Editors' ChoiceHost-Microbe Interactions

Microbes stimulate hair follicles

See allHide authors and affiliations

Sci. Signal.  18 Apr 2017:
Vol. 10, Issue 475, eaan4459
DOI: 10.1126/scisignal.aan4459

Commensal microbes induce hair follicles to release a chemokine that recruits regulatory T cells into neonatal skin.

Commensal microbes are important for the proper development and function of the immune system, and regulatory T cells (Tregs) are critical for immune tolerance to commensals. Scharschmidt et al. found that Tregs accumulated in the skin of neonatal mice coincident with the maturation of hair follicles; however, Treg accumulation was reduced in germ-free mice and in mice lacking hair follicles. The presence of microbes stimulated the expression of Ccl20, which encodes a chemokine, in both neonatal mouse skin and human fetal skin explants. Expression of Ccr6, which encodes the receptor for CCL20, was greater in Tregs from mouse neonatal skin than in Tregs from the nearby skin-draining lymph nodes, and a higher proportion of the Tregs in neonatal skin were CCR6+ compared with other immune cells in the tissue. A subset of Tregs isolated from the thymus of neonatal mice was CCR6+, and in vitro experiments showed that CCL20 stimulated the migration of both Tregs isolated from neonatal skin and Tregs derived from neonatal thymocytes. This suggests that the Tregs that were recruited to the skin originated in the thymus. In contrast, the Tregs that mediate tolerance to commensals in the intestine are derived from naïve T cells that differentiate in the mesenteric lymph nodes (see Campbell and Koch). Whereas wild-type Tregs that were transplanted into neonatal mice migrated into both the skin and skin-draining lymph nodes, Ccr6–/– Tregs migrated only into the lymph nodes. Thus, commensal microbes promote the recruitment of Tregs into the skin through a mechanism that at least partially relies on the production of CCL20 by hair follicles.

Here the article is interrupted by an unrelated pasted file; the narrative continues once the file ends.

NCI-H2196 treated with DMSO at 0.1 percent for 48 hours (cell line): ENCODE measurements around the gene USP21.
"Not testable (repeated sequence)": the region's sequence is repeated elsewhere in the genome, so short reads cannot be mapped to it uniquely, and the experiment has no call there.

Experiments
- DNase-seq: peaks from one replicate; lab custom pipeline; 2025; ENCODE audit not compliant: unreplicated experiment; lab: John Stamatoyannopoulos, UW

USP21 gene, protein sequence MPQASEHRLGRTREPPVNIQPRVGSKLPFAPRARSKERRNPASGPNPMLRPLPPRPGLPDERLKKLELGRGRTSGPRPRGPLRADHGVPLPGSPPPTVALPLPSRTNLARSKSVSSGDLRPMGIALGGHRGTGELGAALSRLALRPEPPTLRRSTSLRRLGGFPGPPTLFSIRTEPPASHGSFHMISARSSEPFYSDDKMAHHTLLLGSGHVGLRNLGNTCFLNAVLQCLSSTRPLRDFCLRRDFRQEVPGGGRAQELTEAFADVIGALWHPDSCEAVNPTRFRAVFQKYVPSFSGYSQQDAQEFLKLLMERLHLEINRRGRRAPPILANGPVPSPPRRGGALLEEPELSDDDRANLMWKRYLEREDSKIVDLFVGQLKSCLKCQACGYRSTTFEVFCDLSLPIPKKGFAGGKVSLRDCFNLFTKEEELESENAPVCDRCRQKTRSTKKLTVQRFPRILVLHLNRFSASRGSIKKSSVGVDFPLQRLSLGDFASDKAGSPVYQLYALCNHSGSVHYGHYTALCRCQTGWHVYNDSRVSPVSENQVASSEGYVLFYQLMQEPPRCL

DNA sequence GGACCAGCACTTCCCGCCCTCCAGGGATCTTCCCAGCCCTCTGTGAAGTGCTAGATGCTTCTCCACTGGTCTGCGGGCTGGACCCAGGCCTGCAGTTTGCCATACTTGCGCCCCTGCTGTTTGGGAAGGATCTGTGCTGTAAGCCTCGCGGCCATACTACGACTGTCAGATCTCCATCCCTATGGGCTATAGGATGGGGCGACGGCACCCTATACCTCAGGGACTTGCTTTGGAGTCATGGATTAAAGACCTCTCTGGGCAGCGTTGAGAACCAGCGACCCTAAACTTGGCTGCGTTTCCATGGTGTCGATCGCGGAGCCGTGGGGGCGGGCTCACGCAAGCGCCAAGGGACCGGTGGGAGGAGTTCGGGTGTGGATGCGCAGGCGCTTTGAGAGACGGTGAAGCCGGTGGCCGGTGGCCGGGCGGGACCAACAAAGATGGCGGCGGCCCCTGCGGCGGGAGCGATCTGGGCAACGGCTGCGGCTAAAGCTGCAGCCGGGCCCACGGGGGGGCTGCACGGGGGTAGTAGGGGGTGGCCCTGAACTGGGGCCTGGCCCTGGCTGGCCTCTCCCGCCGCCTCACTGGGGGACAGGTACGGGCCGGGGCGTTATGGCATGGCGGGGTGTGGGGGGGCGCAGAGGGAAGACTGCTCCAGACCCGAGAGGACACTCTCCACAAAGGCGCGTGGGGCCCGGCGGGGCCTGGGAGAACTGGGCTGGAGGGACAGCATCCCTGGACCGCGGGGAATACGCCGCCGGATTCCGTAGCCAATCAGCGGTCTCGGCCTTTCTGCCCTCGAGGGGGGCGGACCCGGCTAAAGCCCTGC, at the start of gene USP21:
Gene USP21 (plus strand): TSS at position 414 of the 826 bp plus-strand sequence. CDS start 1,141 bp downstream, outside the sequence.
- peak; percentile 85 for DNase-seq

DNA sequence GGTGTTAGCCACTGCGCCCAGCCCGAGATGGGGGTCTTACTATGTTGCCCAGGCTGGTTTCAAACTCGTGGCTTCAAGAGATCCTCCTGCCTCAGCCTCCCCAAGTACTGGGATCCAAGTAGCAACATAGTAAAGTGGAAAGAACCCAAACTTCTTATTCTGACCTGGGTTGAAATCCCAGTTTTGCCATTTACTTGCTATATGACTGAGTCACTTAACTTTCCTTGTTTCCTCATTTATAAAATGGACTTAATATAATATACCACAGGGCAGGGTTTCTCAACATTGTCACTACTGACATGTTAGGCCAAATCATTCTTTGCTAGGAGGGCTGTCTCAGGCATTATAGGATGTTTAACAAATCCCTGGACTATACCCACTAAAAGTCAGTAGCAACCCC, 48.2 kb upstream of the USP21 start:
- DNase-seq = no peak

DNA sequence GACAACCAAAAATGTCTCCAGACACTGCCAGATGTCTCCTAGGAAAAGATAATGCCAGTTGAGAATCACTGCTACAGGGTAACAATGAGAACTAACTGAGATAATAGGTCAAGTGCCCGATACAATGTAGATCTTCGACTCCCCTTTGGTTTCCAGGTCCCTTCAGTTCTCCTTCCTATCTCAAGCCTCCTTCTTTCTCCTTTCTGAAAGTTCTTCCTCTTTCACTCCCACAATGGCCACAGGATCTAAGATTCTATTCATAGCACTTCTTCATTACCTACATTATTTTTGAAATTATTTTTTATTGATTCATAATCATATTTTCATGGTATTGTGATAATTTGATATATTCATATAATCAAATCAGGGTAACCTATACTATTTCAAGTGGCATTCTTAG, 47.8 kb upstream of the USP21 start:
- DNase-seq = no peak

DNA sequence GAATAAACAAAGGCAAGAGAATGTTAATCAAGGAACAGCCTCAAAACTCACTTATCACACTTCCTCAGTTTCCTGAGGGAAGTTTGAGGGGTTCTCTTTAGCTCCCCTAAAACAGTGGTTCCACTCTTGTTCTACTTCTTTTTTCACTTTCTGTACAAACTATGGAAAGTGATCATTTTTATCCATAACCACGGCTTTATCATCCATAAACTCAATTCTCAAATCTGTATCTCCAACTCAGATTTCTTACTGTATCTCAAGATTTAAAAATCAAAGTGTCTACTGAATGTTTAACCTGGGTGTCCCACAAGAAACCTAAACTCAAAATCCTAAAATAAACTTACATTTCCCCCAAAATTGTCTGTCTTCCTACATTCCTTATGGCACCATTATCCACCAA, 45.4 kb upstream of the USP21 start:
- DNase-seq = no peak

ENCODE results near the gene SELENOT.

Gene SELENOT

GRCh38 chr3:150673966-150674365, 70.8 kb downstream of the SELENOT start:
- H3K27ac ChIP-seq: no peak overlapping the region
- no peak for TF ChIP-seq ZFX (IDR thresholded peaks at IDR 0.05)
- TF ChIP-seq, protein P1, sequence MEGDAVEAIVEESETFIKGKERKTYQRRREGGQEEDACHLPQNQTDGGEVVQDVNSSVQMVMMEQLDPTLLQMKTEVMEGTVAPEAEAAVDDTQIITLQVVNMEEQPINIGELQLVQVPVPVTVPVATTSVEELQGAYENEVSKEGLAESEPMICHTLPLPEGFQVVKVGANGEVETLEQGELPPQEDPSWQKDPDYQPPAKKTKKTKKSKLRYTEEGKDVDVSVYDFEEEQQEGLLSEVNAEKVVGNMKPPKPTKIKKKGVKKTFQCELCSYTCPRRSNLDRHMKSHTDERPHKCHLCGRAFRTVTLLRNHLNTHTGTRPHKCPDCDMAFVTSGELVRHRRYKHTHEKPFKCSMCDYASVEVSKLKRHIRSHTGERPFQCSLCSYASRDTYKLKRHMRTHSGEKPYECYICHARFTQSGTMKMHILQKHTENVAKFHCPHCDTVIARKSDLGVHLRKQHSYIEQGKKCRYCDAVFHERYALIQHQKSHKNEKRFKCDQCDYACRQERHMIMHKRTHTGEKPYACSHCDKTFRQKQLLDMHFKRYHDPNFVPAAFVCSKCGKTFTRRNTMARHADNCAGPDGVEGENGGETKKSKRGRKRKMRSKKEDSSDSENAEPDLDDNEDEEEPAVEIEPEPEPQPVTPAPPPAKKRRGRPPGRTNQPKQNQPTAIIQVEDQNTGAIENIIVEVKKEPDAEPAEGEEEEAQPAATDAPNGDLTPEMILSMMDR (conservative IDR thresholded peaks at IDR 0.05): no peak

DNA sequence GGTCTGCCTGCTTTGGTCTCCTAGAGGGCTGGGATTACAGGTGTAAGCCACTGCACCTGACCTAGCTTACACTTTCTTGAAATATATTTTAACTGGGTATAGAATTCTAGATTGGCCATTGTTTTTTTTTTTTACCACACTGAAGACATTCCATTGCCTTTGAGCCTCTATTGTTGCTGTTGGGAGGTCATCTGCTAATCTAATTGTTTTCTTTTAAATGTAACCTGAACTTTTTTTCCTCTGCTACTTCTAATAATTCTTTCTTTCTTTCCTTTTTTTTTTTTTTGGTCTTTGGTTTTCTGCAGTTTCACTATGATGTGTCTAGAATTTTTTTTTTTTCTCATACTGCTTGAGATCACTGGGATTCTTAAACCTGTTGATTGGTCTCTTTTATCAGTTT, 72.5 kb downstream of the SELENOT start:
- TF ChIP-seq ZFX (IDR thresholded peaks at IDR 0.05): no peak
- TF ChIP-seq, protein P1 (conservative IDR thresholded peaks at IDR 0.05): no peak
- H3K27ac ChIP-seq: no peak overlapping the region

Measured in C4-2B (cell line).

Highlighted Articles

View Abstract

Navigate This Article